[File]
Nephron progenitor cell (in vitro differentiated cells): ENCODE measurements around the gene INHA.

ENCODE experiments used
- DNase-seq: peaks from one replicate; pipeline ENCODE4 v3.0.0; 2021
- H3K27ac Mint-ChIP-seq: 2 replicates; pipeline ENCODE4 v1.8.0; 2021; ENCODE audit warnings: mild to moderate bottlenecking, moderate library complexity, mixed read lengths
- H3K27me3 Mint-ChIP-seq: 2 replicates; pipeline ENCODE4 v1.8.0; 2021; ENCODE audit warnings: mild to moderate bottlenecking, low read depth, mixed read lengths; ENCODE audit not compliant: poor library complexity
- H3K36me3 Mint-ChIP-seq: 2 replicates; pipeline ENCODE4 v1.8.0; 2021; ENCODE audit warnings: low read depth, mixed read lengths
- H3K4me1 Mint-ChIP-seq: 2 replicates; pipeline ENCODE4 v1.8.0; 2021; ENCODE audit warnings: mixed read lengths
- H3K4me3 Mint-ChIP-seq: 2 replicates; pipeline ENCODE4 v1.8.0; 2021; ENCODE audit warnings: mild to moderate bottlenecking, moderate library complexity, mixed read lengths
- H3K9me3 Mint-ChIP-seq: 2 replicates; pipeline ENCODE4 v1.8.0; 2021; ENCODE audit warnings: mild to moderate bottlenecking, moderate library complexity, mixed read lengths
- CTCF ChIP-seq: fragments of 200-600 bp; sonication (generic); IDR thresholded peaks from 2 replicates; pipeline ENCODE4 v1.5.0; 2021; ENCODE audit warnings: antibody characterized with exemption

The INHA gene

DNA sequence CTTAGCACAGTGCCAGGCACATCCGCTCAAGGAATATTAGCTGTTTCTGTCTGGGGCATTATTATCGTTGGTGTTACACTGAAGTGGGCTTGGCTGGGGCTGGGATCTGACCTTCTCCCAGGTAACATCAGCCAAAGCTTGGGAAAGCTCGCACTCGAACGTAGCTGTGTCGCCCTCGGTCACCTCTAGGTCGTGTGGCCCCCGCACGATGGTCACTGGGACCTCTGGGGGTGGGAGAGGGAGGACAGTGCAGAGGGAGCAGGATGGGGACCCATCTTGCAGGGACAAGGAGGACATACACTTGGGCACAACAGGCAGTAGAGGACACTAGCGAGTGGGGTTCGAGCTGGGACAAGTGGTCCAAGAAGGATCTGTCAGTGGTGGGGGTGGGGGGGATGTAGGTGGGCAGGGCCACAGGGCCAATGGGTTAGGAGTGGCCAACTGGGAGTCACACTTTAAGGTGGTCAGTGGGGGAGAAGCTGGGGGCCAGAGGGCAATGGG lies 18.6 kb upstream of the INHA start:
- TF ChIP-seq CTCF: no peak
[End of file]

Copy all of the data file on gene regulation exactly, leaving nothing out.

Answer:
Nephron progenitor cell (in vitro differentiated cells): ENCODE measurements around the gene INHA.

ENCODE experiments used
- DNase-seq: peaks from one replicate; pipeline ENCODE4 v3.0.0; 2021
- H3K27ac Mint-ChIP-seq: 2 replicates; pipeline ENCODE4 v1.8.0; 2021; ENCODE audit warnings: mild to moderate bottlenecking, moderate library complexity, mixed read lengths
- H3K27me3 Mint-ChIP-seq: 2 replicates; pipeline ENCODE4 v1.8.0; 2021; ENCODE audit warnings: mild to moderate bottlenecking, low read depth, mixed read lengths; ENCODE audit not compliant: poor library complexity
- H3K36me3 Mint-ChIP-seq: 2 replicates; pipeline ENCODE4 v1.8.0; 2021; ENCODE audit warnings: low read depth, mixed read lengths
- H3K4me1 Mint-ChIP-seq: 2 replicates; pipeline ENCODE4 v1.8.0; 2021; ENCODE audit warnings: mixed read lengths
- H3K4me3 Mint-ChIP-seq: 2 replicates; pipeline ENCODE4 v1.8.0; 2021; ENCODE audit warnings: mild to moderate bottlenecking, moderate library complexity, mixed read lengths
- H3K9me3 Mint-ChIP-seq: 2 replicates; pipeline ENCODE4 v1.8.0; 2021; ENCODE audit warnings: mild to moderate bottlenecking, moderate library complexity, mixed read lengths
- CTCF ChIP-seq: fragments of 200-600 bp; sonication (generic); IDR thresholded peaks from 2 replicates; pipeline ENCODE4 v1.5.0; 2021; ENCODE audit warnings: antibody characterized with exemption

The INHA gene

DNA sequence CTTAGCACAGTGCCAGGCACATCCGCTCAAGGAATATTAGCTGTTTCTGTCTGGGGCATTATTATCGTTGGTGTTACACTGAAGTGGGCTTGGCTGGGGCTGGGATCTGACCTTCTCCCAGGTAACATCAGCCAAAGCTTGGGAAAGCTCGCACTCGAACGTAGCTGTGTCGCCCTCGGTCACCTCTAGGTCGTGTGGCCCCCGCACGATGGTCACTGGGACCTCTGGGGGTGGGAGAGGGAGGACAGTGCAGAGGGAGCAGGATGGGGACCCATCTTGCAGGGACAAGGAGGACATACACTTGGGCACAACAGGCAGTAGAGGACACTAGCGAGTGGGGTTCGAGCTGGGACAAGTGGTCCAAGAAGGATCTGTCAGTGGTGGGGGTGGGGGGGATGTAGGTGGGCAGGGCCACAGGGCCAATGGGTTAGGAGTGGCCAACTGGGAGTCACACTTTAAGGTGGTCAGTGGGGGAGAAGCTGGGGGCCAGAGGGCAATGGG lies 18.6 kb upstream of the INHA start:
- TF ChIP-seq CTCF: no peak